Xenophobia is not the only problem. Tribal conflicts are also a problem sometimes. Donavan (2005:37-38), an American missionary who worked in Tanzania, shares this relevant and pertinent story about the Masai people he worked with. One time after Donavan had finished a year of instructions in one of his villages, a lady resident of the village said to him, I think I understand what your message (the gospel) is saying to us. You are telling us that we must love the people of Kisangiro. Why must we do that? Kisangiro happened to be the next village, 5 kilometers away. The people of Kisangiro were of the same tribe as the ladys village, but of a different clan. Being people who existed beyond the boundaries of the clan, the people of Kisangiro qualified for her as those dark, evil people out there. This young ladys difficulty lay in extending the obligation of love not to Donavan and his white-faced tribe, or to the brown-faced Indian traders, or to people of hostile alien tribes surrounding her own. Her difficulty lays within her own tribe, towards people of another clan who lived three miles down the road. Loving those people was the giant step for her. That was the chasm impossible to cross. That was the testing point of Christianity. Can we imagine speaking to this lady about nation building, or about joining in a common endeavour to establish a school or medical centre for the villages? If someone does not help that village lady, and millions like her, through that first step, across that impassable chasm, and if she and they do not come to believe in God above all the tribes and clans, as well as in a sacred world of unlimited possibilities and expectant hope, there will be no nation building and no human development in Africa.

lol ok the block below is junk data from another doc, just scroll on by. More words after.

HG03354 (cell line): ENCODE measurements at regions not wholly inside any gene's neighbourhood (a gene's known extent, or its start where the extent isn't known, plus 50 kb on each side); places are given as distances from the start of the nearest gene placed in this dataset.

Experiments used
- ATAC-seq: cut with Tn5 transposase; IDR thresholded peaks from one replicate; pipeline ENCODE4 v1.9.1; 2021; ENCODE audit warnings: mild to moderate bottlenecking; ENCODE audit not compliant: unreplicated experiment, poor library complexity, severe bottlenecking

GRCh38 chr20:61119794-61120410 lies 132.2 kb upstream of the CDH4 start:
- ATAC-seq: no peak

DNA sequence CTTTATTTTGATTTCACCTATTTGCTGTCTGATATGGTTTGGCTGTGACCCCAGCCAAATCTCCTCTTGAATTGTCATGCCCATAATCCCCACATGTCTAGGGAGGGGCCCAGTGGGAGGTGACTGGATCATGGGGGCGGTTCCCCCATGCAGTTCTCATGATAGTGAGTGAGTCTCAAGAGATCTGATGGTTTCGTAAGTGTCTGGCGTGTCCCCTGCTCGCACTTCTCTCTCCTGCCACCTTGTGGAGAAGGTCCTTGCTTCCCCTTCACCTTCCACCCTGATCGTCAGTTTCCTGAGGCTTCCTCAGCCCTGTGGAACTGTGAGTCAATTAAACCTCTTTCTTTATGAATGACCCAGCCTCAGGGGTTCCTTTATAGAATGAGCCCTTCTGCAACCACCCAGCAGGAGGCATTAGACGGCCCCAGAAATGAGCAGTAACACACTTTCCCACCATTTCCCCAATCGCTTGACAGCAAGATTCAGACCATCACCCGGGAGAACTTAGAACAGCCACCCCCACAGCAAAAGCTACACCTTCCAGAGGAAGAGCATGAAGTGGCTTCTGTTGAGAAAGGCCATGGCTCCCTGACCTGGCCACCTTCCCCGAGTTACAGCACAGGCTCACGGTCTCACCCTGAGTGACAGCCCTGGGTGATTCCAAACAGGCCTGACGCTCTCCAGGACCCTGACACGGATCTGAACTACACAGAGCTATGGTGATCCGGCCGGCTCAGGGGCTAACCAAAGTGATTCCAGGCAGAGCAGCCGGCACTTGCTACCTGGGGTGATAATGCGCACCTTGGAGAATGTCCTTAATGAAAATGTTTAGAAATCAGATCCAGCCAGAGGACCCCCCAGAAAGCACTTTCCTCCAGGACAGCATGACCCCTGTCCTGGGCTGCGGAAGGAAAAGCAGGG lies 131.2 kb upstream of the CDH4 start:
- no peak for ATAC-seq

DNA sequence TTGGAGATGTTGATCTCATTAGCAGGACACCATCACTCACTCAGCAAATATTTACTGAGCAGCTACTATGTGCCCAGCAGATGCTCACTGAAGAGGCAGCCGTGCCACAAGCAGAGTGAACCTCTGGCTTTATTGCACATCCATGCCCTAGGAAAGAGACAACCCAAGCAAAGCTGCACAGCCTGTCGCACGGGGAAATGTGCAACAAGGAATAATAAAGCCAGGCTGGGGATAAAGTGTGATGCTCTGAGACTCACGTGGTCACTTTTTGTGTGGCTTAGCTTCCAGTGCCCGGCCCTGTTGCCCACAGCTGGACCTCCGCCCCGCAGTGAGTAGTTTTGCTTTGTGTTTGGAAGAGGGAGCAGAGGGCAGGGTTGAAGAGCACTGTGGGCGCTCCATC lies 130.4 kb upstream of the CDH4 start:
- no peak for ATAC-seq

Kingdom works do not exclude anyone because of their skin colour, language, culture or continent of origin. As InnerCHANGE, we try to capture the richness that comes with diversity as we form teams. I would like to pass down our model of embracing diversity, multilingualism and multiculturalism to our local co-labourers and neighbours. This is a very challenging work to do in the South African context, but I am willing to do it because it is kingdom like.